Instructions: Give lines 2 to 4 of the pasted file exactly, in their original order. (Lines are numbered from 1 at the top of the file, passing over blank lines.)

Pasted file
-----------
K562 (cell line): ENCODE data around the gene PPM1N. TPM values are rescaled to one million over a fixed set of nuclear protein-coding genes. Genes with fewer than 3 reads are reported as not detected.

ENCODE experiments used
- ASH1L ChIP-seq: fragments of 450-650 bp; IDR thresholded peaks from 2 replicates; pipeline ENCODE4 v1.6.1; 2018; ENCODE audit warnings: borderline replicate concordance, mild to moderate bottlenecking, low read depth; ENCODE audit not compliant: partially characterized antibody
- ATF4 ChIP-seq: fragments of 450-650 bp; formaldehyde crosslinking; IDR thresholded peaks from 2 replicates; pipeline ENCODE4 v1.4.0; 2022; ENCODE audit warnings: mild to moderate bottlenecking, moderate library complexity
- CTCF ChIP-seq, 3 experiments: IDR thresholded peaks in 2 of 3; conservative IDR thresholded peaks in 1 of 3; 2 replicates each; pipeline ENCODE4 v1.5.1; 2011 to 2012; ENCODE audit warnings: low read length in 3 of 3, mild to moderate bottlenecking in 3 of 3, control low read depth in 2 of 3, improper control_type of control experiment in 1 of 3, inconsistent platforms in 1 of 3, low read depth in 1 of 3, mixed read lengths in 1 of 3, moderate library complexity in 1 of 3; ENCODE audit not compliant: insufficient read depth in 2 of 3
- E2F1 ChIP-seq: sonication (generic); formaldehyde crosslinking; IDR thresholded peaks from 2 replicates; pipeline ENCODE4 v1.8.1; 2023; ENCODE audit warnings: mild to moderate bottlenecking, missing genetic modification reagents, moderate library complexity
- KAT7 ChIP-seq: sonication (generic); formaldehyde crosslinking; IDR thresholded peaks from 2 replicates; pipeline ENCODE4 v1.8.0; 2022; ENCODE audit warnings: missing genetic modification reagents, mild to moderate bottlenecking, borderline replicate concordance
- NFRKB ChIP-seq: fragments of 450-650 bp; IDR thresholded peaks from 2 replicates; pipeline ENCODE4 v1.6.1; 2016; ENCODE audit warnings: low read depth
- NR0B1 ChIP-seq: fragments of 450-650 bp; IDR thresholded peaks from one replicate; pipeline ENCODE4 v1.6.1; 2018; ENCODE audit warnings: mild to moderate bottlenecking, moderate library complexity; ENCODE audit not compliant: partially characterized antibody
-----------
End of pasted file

ENCODE experiments used
- ASH1L ChIP-seq: fragments of 450-650 bp; IDR thresholded peaks from 2 replicates; pipeline ENCODE4 v1.6.1; 2018; ENCODE audit warnings: borderline replicate concordance, mild to moderate bottlenecking, low read depth; ENCODE audit not compliant: partially characterized antibody
- ATF4 ChIP-seq: fragments of 450-650 bp; formaldehyde crosslinking; IDR thresholded peaks from 2 replicates; pipeline ENCODE4 v1.4.0; 2022; ENCODE audit warnings: mild to moderate bottlenecking, moderate library complexity